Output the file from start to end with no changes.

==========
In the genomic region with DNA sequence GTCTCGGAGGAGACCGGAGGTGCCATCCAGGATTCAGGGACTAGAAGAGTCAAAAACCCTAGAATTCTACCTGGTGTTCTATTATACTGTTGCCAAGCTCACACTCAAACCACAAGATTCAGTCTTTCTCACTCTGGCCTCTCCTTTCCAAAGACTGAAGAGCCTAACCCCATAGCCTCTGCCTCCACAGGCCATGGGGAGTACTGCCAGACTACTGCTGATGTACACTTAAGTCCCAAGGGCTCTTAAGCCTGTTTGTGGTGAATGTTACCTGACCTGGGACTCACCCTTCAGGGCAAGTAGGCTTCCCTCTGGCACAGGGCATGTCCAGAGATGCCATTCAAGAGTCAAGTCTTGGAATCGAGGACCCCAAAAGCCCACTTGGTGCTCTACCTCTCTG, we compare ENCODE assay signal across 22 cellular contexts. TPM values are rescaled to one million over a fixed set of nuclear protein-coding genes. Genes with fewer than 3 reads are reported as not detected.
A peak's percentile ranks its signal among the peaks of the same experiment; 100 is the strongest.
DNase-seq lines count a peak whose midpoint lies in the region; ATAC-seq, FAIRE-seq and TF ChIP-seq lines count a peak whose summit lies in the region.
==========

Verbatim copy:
In the genomic region with DNA sequence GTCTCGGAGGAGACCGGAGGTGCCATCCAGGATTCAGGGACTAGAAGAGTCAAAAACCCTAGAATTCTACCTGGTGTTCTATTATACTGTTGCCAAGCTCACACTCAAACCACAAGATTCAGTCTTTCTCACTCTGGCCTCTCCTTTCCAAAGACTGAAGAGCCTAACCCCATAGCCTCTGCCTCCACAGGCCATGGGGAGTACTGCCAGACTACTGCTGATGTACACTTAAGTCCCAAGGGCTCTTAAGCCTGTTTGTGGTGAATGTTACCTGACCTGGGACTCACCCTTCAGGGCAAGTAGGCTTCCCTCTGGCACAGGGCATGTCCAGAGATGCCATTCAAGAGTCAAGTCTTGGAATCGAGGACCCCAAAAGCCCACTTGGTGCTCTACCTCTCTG, we compare ENCODE assay signal across 22 cellular contexts. TPM values are rescaled to one million over a fixed set of nuclear protein-coding genes. Genes with fewer than 3 reads are reported as not detected.
A peak's percentile ranks its signal among the peaks of the same experiment; 100 is the strongest.
DNase-seq lines count a peak whose midpoint lies in the region; ATAC-seq, FAIRE-seq and TF ChIP-seq lines count a peak whose summit lies in the region.